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Montréal unveils its Strategy for Reconciliation with Indigenous Peoples 2020-2025

4 novembre 2020

Montréal, November 4, 2020 – Mayor Valérie Plante unveiled today, jointly with Indigenous partners, Montréal's Strategy for Reconciliation with Indigenous Peoples 2020-2025. 

This first reconciliation strategy is the result of a consultation process led during the past two years by Marie-Ève L. Bordeleau, the city's commissioner of Indigenous relations, and involving some thirty Indigenous organizations working in all areas of society. This consultation process laid the foundation for a major strategy aiming to implement the city's commitments to acknowledge and highlight past and present Indigenous presence in Montréal. The process leading up to the Strategy has brought together Indigenous and non-native partners, as well as Montréal's departments and boroughs. 

“Through this Reconciliation Strategy, we aim to increase the visibility of Montréal's Indigenous heritage. We would like to showcase the men and women who have chosen our city to work, study or raise a family in. We would also like to ensure that all public services offered are culturally safe, and free of systemic racism or discrimination. The implementation of new projects, programs or measure put forth by the city will also take into account the Indigenous component. We are also working on increasing the administrative and political representation of Indigenous persons”, stated Mayor Valérie Plante.  

Since Montréal's commitment, back in 2016, to the process of Canadian  reconciliation with Indigenous peoples, the city has proposed concrete action to recognize and highlight Indigenous nations, namely by hiring a commissioner of Indigenous relations, changing the name of Rue Amherts to Rue Atateken and providing financial support to Indigenous culture projects as well as to projects for the homeless. The adoption of the strategy is a major leap towards rebuilding and strengthening the trust between the city and Indigenous peoples. 

The new strategy is comprised of 7 strategic objectives: 

Strategic objective 1: Develop a government to government relationship within city institutions. The city acknowledges that developing intergovernmental relations with the First Nations is a first step towards establishing equality. It further acknowledges that the Indigenous civil society is a key partner in the thought process, the quest for solutions and the decision-making process pertaining to relevant urban issues.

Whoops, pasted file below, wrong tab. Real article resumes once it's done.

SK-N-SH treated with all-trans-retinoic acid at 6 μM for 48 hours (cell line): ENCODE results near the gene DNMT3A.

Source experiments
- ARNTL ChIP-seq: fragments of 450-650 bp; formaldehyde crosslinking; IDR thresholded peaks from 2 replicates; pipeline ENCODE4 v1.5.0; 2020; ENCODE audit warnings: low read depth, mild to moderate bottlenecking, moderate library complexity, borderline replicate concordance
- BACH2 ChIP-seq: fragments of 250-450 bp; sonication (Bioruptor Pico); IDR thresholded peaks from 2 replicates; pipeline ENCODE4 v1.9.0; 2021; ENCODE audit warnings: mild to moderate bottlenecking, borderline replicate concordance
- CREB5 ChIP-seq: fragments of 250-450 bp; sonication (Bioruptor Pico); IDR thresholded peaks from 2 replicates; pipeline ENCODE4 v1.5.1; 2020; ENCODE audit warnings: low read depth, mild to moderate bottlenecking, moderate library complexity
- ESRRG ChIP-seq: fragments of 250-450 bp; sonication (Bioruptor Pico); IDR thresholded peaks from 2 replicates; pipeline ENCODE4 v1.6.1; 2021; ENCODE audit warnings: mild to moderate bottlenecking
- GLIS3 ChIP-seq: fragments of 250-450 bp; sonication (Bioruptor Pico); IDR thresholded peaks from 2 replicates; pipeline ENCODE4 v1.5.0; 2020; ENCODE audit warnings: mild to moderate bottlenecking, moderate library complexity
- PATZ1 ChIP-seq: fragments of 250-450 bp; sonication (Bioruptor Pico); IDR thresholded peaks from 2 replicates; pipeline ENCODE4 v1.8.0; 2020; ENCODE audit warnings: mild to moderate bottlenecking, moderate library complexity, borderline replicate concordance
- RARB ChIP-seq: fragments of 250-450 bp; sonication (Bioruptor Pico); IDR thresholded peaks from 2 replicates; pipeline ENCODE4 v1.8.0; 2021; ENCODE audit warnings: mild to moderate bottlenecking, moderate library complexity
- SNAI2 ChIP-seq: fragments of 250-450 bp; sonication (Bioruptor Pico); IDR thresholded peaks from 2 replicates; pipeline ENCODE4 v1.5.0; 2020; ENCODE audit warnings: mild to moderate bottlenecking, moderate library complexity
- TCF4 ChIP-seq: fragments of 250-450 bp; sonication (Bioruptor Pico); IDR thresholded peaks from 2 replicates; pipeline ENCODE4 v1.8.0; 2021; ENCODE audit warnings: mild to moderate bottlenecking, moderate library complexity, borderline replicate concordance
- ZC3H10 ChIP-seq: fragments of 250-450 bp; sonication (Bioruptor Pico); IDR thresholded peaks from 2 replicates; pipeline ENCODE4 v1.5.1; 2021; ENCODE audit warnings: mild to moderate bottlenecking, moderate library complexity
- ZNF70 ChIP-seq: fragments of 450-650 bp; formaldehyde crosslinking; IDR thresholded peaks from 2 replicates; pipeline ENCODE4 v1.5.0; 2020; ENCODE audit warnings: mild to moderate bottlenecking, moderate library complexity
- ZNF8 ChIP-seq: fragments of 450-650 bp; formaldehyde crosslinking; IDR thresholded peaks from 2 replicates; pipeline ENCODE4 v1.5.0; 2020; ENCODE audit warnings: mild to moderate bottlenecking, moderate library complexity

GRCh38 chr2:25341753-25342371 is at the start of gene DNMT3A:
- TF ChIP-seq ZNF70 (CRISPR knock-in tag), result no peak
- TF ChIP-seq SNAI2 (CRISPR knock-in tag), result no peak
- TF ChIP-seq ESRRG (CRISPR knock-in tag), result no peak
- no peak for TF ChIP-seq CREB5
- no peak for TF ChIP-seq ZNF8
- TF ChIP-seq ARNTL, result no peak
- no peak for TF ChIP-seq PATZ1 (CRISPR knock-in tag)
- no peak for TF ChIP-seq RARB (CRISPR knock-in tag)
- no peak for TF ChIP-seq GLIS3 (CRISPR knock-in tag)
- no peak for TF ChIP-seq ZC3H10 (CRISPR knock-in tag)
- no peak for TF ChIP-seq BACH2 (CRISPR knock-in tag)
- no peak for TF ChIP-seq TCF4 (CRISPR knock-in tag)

Strategic objective 2: Improve the visibility of the Indigenous presence in the Montréal. Montréal acknowledges that its colonial history has diluted the presence of an Indigenous identity in our public space, our social landscape and our historical memory. Through this second main objective, the city aims to enhance the Indigenous presence in its urban landscape, and commits to consulting with Indigenous communities when rolling out municipal projects, including archeological digs, as well as their enhancement.   

Strategic objective 3: Support the urban Indigenous community. Montréal's Indigenous community is facing issues related to its very own historic, cultural, identity and socio-economic factors that must be addressed from the perspective of cultural safety. This objective involves measures to support, among other things, the creation of gathering places that meet the community's specific cultural needs.   

Strategic objective 4: Improve the feeling of safety of Indigenous people in Montréal. The city acknowledges the need to support programs developed by Indigenous organizations in order to enhance cultural safety, and it will continue to train its employees in order to ensure that citizen services also meet this need. 

Strategic objective 5: Support Indigenous cultural development in the urban environment.  The city will roll out measures that will contribute to the development of Indigenous cultures and languages, the broadcasting and enhancement of Indigenous arts and culture projects on its territory. 

Strategic objective 6: Support Indigenous cultural development in the urban environment. This objective involves reinsertion and employability services adapted to the specific needs of Montréal's various Indigenous peoples, implementing a recruitment program for Indigenous persons at the city, and promoting Indigenous entrepreneurship in Montréal. 

Strategic objective 7: Promote the protection of natural spaces and environments based on the 7th Generation Principle. Montréal is committed to consulting with Indigenous communities as part of municipal projects affecting the Saint-Lawrence River, and to integrating their knowledge in the protection and enhancement of natural areas.   

“Canadian cities must play a key role on the frontlines of the reconciliation process with Indigenous peoples, since the majority of Indigenous peoples live in Canada's urban areas. Recent events have shown that we still have major steps to take for our Indigenous populations to thrive in a culturally safe environment. Montréal intends to pave the way and to become an ally for Indigenous peoples, serving as a beacon for other major cities to follow suit,” concluded Mayor Valérie Plante.

 The Strategy for Reconciliation with Indigenous Peoples 2020-2025 is available here. 

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